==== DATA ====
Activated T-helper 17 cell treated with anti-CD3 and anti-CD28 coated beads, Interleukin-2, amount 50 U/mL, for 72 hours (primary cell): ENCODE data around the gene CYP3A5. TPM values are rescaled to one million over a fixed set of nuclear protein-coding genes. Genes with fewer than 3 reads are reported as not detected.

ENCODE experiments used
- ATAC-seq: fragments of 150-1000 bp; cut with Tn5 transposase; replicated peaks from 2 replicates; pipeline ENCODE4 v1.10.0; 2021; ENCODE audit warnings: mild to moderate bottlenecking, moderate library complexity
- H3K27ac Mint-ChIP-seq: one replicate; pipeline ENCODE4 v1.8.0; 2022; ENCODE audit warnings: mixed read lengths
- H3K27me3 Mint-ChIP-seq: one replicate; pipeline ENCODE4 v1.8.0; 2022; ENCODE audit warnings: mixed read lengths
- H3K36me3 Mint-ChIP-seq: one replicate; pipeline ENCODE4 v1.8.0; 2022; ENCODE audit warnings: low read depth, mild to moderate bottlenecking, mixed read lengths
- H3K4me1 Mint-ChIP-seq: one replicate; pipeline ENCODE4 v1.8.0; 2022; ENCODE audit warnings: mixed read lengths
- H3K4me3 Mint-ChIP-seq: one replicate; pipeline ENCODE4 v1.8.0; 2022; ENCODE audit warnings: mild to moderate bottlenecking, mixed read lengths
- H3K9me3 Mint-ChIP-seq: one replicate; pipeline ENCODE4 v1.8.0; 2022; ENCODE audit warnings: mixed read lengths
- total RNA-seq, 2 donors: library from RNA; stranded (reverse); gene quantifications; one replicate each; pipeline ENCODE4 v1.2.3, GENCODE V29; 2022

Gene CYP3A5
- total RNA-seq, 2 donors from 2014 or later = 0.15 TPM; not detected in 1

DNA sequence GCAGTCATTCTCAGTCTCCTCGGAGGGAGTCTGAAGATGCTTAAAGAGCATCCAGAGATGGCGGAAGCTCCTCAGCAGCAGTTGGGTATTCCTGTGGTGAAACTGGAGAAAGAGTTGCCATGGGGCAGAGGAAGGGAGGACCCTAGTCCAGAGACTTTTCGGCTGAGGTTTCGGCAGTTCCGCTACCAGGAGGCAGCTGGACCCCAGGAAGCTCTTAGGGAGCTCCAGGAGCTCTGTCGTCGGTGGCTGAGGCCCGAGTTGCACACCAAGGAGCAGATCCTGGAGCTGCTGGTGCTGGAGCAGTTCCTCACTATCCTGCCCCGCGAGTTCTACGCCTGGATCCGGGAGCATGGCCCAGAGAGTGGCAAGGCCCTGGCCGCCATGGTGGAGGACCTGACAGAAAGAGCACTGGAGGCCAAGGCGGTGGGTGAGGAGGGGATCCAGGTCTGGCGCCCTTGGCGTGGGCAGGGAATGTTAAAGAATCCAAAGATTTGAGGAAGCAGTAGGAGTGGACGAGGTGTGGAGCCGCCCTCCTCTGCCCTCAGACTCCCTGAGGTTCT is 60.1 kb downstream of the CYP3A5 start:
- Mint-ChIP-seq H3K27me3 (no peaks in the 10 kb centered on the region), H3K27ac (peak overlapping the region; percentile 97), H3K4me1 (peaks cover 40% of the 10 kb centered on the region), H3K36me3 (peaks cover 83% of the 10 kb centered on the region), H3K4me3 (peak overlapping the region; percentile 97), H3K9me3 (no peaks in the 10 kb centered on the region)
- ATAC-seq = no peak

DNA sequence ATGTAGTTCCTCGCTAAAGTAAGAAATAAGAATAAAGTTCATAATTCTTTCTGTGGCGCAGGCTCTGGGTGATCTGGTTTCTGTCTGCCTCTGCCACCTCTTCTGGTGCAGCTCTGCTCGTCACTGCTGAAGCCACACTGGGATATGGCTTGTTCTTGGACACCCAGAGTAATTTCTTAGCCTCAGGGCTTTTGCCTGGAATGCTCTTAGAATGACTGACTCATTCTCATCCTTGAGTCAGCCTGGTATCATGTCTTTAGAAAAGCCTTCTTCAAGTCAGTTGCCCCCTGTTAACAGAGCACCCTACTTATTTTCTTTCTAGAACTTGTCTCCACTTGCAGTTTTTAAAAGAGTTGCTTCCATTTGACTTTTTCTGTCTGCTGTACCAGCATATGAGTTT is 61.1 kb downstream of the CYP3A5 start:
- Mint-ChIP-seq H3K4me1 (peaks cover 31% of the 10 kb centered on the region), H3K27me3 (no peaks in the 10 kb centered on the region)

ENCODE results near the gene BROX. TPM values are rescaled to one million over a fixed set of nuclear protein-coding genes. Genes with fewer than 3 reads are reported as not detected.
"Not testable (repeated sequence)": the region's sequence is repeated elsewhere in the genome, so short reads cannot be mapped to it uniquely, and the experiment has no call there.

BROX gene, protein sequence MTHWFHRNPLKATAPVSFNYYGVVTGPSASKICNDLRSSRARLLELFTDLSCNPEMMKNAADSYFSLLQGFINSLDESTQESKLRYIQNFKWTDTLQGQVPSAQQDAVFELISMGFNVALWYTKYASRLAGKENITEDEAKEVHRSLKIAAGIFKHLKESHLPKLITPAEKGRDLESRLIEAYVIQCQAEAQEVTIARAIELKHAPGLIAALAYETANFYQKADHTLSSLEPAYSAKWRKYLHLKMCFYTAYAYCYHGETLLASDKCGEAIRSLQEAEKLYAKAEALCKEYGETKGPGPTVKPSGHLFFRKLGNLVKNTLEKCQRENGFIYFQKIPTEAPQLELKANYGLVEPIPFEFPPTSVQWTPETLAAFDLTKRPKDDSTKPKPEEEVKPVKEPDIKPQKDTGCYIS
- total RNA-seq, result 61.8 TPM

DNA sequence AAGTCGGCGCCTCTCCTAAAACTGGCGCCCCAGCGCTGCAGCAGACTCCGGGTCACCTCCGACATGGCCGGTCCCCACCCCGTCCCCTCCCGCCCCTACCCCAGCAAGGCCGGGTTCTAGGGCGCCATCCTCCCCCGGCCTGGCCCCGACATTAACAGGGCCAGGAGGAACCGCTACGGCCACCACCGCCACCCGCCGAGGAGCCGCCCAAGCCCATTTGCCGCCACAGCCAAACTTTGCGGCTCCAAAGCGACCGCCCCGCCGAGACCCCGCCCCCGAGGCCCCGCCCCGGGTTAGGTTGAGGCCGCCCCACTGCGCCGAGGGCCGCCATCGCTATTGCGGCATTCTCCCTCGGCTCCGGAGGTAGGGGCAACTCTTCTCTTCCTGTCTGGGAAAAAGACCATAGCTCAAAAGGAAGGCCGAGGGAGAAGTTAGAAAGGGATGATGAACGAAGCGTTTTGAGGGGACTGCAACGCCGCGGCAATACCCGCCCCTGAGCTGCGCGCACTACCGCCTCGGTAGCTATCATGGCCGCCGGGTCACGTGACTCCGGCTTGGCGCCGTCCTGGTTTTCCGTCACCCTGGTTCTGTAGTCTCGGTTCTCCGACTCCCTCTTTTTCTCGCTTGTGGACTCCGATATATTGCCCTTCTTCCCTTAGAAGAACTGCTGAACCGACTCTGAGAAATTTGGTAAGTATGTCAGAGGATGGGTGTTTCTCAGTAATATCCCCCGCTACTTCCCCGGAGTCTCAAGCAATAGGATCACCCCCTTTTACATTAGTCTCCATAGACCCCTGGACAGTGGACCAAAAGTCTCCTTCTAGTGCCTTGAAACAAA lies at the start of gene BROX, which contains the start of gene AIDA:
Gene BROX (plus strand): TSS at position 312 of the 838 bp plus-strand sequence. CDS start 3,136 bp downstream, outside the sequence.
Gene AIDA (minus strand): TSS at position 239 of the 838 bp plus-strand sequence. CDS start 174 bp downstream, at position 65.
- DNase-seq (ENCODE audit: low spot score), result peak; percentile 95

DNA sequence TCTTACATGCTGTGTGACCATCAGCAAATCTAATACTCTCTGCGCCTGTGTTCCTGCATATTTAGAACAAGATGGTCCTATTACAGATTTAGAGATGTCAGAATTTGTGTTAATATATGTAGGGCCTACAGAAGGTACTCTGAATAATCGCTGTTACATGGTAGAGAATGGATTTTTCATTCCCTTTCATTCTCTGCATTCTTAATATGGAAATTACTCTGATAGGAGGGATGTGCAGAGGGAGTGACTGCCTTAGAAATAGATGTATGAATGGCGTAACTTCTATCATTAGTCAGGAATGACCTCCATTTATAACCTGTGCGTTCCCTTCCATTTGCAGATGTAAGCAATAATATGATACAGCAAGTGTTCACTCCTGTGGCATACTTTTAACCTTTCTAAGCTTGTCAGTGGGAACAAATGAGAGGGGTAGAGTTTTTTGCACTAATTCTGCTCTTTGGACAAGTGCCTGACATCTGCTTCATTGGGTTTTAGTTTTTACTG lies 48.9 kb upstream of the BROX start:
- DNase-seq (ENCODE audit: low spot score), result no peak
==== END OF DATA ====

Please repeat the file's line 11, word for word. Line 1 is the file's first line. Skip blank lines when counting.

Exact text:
Gene CYP3A5